Allen making big plays for 'Bama, including 'Superman' sack
TUSCALOOSA, Ala. (AP) Jonathan Allen isn't really interested in talking about the ''Superman'' play where the blocker went low and he went airborne into Texas A&M quarterback Trevor Knight. No. 1 Alabama's talented defensive end also shrugs off any questions about whether he could garner some Heisman Trophy votes.
The 291-pounder has generated attention by returning two fumbles for touchdowns and making that midair hit leading up to Saturday's game against No. 15 LSU, plus an assortment of other plays along the way for one of the nation's top defenses.
''He doesn't want to talk about it,'' Crimson Tide tight end O.J. Howard said. ''He's a humble guy.''
Allen has played an even bigger role since opting to return for his senior season despite being projected as a likely high-round NFL draft pick. He's one of the Southeastern Conference's elite pass rushers and now is preparing to face the Tigers' running attack led by Leonard Fournette.
Allen has six sacks and a team-high 10 quarterback hurries while leading the Tide's linemen in tackles with 35. He has also matched the touchdowns scored by both leading rusher Damien Harris and Howard.
The big plays have helped Allen stand out even on a defense loaded with star power. He's on the field in more running situations this season with the departure of interior linemen Jarran Reed and A'Shawn Robinson.
''We sort of saved him a little bit for the pass rush situations'' last season, Tide coach Nick Saban said. ''He played some and alternated in there and did a really good job. But this year he's having to play in all phases of the game and has done really well, whether we're playing against a running team or whether he's been called upon to pass rush or whatever it's been.
''I would say that we had confidence that he could do all those things a year ago. He didn't have to do them as often.''
Allen has had a showman's impeccable timing for big plays. If you're going to take flight for a sack, might as well do it in a top 10 matchup with millions of fans watching.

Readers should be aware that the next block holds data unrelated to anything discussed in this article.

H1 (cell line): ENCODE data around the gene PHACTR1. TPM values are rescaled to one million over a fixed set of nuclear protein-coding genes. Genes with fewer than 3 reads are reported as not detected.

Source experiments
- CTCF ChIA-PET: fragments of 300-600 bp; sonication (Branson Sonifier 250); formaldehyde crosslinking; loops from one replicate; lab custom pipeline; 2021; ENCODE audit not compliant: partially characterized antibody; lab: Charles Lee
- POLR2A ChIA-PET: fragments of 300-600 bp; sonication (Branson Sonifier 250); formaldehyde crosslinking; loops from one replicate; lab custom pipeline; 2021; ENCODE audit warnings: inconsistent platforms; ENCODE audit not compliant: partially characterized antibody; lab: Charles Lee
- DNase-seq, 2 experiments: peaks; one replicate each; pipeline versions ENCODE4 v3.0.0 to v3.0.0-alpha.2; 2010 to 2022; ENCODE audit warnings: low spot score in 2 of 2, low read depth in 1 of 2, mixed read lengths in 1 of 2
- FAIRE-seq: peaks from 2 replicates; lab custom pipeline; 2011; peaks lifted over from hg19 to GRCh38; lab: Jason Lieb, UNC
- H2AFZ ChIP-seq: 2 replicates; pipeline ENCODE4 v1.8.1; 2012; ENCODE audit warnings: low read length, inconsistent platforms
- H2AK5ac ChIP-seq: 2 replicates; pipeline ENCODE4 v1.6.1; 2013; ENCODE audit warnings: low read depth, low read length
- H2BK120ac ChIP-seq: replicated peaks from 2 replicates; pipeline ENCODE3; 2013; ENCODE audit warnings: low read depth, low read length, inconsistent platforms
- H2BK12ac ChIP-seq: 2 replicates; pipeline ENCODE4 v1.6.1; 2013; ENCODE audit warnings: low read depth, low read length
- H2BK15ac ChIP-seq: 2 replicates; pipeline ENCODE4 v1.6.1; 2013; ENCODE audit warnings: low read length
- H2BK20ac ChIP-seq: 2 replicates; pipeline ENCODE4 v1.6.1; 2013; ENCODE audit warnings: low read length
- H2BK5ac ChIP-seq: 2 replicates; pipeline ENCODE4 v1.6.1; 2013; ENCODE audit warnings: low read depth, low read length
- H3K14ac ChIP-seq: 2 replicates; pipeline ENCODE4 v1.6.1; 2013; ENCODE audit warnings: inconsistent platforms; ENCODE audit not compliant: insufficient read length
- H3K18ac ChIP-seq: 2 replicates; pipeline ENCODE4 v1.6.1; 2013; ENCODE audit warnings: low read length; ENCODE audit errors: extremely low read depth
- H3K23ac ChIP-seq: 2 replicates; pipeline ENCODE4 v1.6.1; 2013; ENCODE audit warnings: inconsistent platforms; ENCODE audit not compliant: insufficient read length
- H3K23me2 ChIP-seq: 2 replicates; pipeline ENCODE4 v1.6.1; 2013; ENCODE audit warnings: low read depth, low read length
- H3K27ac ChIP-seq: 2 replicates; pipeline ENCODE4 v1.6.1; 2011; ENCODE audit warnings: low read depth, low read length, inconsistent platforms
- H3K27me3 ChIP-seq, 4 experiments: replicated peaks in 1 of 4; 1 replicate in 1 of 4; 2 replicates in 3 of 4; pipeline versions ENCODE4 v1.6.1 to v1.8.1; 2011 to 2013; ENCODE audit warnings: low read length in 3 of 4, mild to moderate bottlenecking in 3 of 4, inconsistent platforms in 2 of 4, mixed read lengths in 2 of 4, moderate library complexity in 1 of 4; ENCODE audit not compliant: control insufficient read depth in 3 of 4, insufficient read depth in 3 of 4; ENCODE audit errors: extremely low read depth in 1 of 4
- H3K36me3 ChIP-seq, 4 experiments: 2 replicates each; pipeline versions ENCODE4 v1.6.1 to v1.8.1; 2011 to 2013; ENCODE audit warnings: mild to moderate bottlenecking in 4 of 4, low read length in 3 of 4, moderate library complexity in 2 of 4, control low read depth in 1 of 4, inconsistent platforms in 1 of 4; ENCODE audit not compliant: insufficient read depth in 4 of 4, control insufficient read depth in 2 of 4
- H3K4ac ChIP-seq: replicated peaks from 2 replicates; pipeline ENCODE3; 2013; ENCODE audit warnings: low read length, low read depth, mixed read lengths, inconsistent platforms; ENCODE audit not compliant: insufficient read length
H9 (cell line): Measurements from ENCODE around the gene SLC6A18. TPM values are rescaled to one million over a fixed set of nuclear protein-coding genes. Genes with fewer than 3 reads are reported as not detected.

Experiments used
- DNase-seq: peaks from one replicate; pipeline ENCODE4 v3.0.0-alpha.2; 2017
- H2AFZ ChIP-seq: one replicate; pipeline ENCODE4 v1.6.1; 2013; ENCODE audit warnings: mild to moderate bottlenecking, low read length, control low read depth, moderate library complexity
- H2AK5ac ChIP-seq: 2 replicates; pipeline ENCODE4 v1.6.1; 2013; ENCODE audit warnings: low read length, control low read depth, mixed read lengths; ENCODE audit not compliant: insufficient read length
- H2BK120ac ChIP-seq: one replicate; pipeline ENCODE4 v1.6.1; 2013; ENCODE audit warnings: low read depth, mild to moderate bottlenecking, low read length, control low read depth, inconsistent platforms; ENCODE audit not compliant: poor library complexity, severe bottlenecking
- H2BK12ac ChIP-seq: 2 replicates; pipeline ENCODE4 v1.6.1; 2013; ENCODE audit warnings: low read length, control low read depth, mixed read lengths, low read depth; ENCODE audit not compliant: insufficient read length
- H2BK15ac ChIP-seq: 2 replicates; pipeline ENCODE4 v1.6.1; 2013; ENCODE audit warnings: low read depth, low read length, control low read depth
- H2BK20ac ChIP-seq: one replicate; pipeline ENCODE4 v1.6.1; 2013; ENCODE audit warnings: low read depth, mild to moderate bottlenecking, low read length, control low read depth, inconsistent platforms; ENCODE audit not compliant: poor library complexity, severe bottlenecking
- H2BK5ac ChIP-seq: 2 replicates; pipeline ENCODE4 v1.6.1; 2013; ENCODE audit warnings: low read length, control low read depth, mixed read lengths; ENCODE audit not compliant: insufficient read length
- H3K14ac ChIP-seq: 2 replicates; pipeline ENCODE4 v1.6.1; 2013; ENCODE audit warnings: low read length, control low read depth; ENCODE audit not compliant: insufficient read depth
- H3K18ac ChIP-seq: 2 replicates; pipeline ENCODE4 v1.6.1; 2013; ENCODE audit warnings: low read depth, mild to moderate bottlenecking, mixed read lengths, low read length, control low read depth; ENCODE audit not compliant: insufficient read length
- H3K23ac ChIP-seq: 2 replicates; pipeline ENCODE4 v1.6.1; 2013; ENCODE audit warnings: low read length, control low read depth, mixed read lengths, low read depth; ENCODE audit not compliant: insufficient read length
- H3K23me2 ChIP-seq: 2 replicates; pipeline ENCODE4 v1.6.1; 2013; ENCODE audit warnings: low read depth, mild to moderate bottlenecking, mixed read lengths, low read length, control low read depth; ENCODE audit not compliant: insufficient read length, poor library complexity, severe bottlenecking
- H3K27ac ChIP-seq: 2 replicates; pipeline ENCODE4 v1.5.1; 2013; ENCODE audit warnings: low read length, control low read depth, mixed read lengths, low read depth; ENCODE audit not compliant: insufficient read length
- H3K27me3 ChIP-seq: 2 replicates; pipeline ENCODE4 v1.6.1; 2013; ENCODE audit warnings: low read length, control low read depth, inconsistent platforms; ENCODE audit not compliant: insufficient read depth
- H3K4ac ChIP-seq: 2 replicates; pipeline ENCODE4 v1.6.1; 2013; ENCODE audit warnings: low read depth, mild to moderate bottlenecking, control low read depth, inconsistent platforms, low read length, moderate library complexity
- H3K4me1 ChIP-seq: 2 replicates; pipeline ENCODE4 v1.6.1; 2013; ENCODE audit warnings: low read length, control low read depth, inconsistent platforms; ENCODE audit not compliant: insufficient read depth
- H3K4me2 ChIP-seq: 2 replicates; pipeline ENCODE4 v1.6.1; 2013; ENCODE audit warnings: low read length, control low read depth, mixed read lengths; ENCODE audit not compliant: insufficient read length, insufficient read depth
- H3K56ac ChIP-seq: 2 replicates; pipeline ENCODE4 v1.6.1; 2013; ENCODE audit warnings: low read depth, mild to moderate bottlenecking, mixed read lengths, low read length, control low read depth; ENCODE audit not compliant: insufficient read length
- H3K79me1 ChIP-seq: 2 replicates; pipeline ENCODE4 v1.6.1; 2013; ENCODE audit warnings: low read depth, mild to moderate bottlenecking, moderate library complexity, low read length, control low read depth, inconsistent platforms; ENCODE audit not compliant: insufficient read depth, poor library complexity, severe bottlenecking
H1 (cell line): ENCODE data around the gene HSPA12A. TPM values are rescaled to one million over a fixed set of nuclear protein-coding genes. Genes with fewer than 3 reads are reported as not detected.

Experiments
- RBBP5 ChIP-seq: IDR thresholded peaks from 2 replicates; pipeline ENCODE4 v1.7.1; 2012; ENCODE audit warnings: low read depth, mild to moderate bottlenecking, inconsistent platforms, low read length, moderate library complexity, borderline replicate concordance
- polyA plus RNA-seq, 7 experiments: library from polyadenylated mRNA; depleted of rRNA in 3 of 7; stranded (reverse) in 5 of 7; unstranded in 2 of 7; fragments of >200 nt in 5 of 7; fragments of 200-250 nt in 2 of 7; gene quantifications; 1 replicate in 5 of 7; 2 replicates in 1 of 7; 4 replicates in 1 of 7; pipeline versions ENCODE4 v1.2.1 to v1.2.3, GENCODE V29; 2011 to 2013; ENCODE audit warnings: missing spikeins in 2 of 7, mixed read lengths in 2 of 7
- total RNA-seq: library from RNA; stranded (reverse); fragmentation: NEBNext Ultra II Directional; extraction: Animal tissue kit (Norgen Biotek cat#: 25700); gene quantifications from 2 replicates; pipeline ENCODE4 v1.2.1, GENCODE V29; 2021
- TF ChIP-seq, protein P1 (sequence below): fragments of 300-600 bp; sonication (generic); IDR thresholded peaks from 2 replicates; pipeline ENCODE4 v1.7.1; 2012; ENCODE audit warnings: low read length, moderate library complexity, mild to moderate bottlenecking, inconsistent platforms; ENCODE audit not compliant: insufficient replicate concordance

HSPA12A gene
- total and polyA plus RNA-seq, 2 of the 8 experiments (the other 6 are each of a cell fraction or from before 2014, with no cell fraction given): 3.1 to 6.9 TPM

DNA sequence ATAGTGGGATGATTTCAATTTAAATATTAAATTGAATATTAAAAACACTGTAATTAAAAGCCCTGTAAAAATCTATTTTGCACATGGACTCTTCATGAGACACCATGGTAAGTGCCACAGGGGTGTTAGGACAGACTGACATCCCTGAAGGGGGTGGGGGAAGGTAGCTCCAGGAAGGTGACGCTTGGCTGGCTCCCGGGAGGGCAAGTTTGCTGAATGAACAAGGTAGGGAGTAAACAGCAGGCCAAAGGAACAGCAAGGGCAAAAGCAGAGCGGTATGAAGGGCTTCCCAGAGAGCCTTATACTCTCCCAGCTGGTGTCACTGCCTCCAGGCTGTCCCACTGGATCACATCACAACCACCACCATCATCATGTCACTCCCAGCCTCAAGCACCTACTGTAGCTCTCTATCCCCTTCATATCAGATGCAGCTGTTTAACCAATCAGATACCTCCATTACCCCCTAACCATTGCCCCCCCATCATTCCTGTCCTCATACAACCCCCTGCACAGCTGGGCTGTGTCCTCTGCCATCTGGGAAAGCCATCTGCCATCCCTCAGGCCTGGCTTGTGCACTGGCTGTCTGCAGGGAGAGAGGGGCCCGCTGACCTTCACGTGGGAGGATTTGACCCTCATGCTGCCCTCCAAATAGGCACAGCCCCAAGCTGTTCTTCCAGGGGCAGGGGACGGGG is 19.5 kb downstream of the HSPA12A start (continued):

''I heard a little bit about it,'' he said. ''I try not to focus on it. I'm just trying to go out there and get better honestly, and try not to worry about what we've done in the past.''
LSU interim coach Ed Orgeron seems more impressed by the play than Allen.
''I see him jumping over that tailback that tried to cut him and hitting the quarterback underneath the jaw,'' Orgeron said. ''Great effort. Tremendous athlete. Good hip flexibility. Great hands. Very well-coached. Plays with a motor.
''I have a vision of him jumping over that tailback, hitting the quarterback.''
The bigger play in that game two weeks ago was his pivotal 30-yard fumble return for a touchdown late in the third quarter of a tight game .
Against Mississippi, in Alabama's toughest test of the season, Allen rambled 75 yards after another fumble to all but put the game away in the fourth quarter, though the Rebels made a late rally.
''I never scored in high school,'' Allen said. ''It's cool. It's cool to think about sometimes.''
That's about as excitable as he gets when talking about his own play. But that Texas A&M performance did generate some Heisman buzz at a position where that subject seldom even comes up.
''I don't focus on it,'' Allen said. ''It's kind of irrelevant to me. I just want to win a national championship. That's all I care about. That's all I ever wanted to do, to be honest. I am just focused on winning this next game.''
AP Sports Writer Brett Martel contributed to this report.
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